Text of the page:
INVESTIGATION, ANALYSIS, AND AUTHENTICATION OF HISTORIC WALLPAPER FRAGMENTS
FRANK S. WELSH
7 SUMMARY AND CONCLUSIONS
By covering the points suggested in the five-step investigation and evaluation process, experienced conservators and preservationists can confidently recommend and undertake plans for interpretation of different periods at historic sites. Because a thorough on-site investigation often reveals wallpaper fragments, microscopical analysis for fiber and pigment composition can contribute important information to the multidisciplinary effort associated with restoration projects. When wallpapers and fabric wall coverings meet all the criteria of appropriate context, style, manufacturing processes, and composition for the period under study, they become authenticated candidates for reproduction.
One such example is a large piece of old wallpaper from the Jonathan Hale House in Bath, Ohio, built in 1826 (fig. 26). A small section of a board from an original partition was discovered in a rebuilt fire-place hearth. The board has several layers of paint on one side and wallpaper on top of the paint (fig. 27). The floral style of the pattern was very popular in the mid-1800s, especially for bedrooms (Winkler 2000). Cotton and flax constitute the paper's fiber content; they were the primary paper fibers until about 1860, when wood pulp fibers were introduced. The paper is machine-made, a process developed in the 1830s, and the four thin-bodied, distemper colors of the pattern—white and pink roses with green leaves and brown stems—were roller-printed onto a light beige ground paint. The green paint used to print the leaves
Jonathan Hale House (1826) at the Hale Farm and Village in Bath, Ohio, is owned by the Western Reserve Historical Society.
This floral pattern wallpaper from the Hale House is on a painted section of wood that was originally part of a board partition. It was authenticated as a mid-19th-century wallpaper by following the five-point process of identification and microanalysis outlined in this article.
was made with calcite, barytes, and chrome green. Barytes was used after 1800, and chrome green was introduced to the industry after 1820. The roller-printing process was developed from the late 1820s through the 1840s, after which the techniques were fully refined.
The accumulated findings demonstrate the value of the five principal categories of comprehensive investigation and analysis of wallpapers and wall coverings. Combined, these findings suggest a date for the paper between the mid-1840s and 1860. This date fits within the 1850–70 period of historic significance chosen by the museum for the interpretation of the house. The colors and chronology of paint layers under the wallpaper on the salvaged board were compared to other collected paint evidence from all rooms in the house to determine the original location of the board. The wallpaper was thus authenticated, and, with carefully matched colors, it can be reproduced and rehung in its original location. Reproduction of the wallpaper will ultimately be facilitated by the fact that the paper sample shows a full repeat of the pattern.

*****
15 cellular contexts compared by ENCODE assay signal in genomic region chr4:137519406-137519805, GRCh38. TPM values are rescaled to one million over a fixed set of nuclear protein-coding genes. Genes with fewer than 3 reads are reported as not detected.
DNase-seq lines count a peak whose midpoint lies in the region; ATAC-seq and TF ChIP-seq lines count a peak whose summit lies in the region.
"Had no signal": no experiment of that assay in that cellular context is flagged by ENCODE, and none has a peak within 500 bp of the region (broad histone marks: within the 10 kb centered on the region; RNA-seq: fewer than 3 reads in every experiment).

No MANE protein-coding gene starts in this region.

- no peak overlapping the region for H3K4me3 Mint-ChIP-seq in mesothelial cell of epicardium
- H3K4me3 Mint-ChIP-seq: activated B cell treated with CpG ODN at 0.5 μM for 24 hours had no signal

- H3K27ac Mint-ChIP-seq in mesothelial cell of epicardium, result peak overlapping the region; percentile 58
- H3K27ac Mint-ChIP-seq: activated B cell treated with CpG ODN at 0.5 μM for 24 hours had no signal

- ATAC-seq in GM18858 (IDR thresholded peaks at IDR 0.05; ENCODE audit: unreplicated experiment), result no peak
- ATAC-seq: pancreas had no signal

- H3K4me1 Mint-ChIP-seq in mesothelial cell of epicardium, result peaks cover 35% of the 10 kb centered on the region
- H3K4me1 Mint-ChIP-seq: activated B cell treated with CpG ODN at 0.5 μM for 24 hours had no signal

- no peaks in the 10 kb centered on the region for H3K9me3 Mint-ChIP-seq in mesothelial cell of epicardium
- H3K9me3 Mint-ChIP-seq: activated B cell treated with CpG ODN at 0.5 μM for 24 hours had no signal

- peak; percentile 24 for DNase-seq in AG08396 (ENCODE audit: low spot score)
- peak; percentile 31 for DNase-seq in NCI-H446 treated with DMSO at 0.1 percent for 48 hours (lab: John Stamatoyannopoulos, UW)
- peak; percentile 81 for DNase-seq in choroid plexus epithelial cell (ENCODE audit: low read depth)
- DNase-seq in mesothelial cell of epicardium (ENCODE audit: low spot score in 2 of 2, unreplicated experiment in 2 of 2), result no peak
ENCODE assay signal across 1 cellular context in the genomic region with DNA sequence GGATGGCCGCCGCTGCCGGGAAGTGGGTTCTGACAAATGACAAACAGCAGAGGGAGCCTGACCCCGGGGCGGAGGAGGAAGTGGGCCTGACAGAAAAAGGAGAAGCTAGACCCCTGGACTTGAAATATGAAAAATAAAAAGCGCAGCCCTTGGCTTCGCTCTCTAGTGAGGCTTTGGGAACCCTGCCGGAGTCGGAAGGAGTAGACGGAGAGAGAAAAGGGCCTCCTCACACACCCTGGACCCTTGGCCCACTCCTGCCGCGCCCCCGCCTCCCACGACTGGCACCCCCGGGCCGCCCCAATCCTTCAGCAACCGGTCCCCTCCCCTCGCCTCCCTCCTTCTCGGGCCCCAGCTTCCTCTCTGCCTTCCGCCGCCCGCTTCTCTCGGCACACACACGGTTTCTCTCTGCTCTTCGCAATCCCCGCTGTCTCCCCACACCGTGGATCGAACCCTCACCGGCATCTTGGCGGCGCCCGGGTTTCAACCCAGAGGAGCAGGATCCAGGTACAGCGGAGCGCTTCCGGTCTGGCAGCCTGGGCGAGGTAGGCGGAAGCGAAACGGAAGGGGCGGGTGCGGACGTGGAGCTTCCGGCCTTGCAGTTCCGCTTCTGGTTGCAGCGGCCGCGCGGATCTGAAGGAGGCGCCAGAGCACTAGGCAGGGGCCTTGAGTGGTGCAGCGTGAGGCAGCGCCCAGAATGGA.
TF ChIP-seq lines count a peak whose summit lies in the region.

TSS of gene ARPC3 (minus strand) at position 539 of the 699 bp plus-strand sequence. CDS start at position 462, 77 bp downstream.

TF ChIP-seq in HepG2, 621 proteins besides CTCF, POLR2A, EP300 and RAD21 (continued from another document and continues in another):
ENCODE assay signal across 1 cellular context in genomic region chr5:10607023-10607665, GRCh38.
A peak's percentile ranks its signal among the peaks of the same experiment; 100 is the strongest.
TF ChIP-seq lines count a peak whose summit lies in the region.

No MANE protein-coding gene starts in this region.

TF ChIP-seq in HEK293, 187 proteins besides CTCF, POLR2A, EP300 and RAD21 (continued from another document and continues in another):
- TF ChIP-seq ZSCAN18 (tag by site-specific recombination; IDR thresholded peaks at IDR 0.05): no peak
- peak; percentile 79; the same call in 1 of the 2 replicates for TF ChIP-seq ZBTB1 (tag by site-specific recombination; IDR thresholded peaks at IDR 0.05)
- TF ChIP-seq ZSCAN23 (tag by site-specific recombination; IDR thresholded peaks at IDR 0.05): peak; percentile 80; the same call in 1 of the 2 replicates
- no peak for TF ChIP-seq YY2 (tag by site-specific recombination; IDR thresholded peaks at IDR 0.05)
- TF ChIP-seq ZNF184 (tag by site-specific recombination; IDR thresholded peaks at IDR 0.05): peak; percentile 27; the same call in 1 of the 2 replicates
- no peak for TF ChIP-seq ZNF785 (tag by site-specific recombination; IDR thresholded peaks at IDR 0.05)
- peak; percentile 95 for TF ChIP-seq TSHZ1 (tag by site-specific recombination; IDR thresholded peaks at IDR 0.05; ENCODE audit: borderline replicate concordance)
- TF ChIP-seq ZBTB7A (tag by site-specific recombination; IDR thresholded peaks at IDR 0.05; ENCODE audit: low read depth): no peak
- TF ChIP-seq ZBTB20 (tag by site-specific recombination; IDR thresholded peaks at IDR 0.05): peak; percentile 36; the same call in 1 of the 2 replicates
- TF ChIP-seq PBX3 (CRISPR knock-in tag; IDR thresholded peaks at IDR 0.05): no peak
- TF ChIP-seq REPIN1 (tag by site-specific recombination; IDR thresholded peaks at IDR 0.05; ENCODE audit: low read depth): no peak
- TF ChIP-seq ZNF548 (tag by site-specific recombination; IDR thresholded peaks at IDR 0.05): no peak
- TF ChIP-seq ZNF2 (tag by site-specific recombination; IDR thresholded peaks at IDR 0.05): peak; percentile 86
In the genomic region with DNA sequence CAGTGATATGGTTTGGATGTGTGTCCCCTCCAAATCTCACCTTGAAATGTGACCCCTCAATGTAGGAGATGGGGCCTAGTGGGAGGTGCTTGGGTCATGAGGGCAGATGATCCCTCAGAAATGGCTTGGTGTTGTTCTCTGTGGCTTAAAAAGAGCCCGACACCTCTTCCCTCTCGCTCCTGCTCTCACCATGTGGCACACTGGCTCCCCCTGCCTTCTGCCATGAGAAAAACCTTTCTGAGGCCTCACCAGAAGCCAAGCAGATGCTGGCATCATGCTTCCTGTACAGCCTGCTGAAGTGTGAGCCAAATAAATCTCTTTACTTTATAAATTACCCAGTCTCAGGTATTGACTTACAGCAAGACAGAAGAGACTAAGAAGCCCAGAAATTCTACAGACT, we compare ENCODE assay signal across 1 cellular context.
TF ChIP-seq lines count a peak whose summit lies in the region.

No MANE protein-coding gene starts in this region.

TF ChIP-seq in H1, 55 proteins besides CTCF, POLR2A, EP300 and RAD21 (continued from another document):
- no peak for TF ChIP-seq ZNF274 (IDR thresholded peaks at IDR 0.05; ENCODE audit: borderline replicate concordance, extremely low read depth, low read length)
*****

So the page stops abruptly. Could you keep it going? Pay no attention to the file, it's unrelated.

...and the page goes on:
Even if a complete historic wallpaper pattern cannot be determined because the evidence is incomplete or circumstantial, the indication of wall-paper use is valuable in and of itself, as it contributes to a more comprehensive understanding of how an interior space was decorated. Authenticated and accurately reproduced wallpapers have the potential to dramatically affect a visitor's experience of a historic space and also offer opportunities for study for both laymen and professionals.
I would like to thank those who contributed to the research and analysis necessary for this project.
The Barra Foundation, for funding Frank S. Welsh's 1990–91 analysis of 22 papers in the Colonial Williamsburg Foundation collection, undertaken for research purposes prior to the reissue of the Colonial Williamsburg Foundation's reproduction wallpapers; Susan Borchardt, deputy director of collections and education, Gunston Hall, Lorton, Virginia; Edward A. Chappell, director of architectural research, Colonial Williamsburg Foundation, Williamsburg, Virginia; A. Richard Fitch, paint chemist and formulator, Bartley Collection, Easton, Maryland; Margaret Pritchard, curator of prints, maps, and wallpapers, Colonial Williamsburg Foundation, Williamsburg, Virginia; Maria M. Thompson, architectural historian, Rosemont, Pennsylvania; Gail Caskey Winkler, design historian, Philadelphia, Pennsylvania.
I would also like to express my special gratitude to Walter C. McCrone, chemical microscopist, McCrone Research Institute, Chicago, Illinois. Dr. McCrone's death in July 2002 was an enormous loss to me as well as to the many people who came to know him over his long and extraordinary career. Dr. McCrone's genius and foresight, coupled with his unyielding dedication and enthusiasm for the life he enjoyed and the work that he embraced with the polarized light microscope, created a world of inspiration that was admired by and contagious to many people. The 20 years that I knew and worked with Dr. McCrone were enriched beyond measure by the gifts of his teaching and mentoring.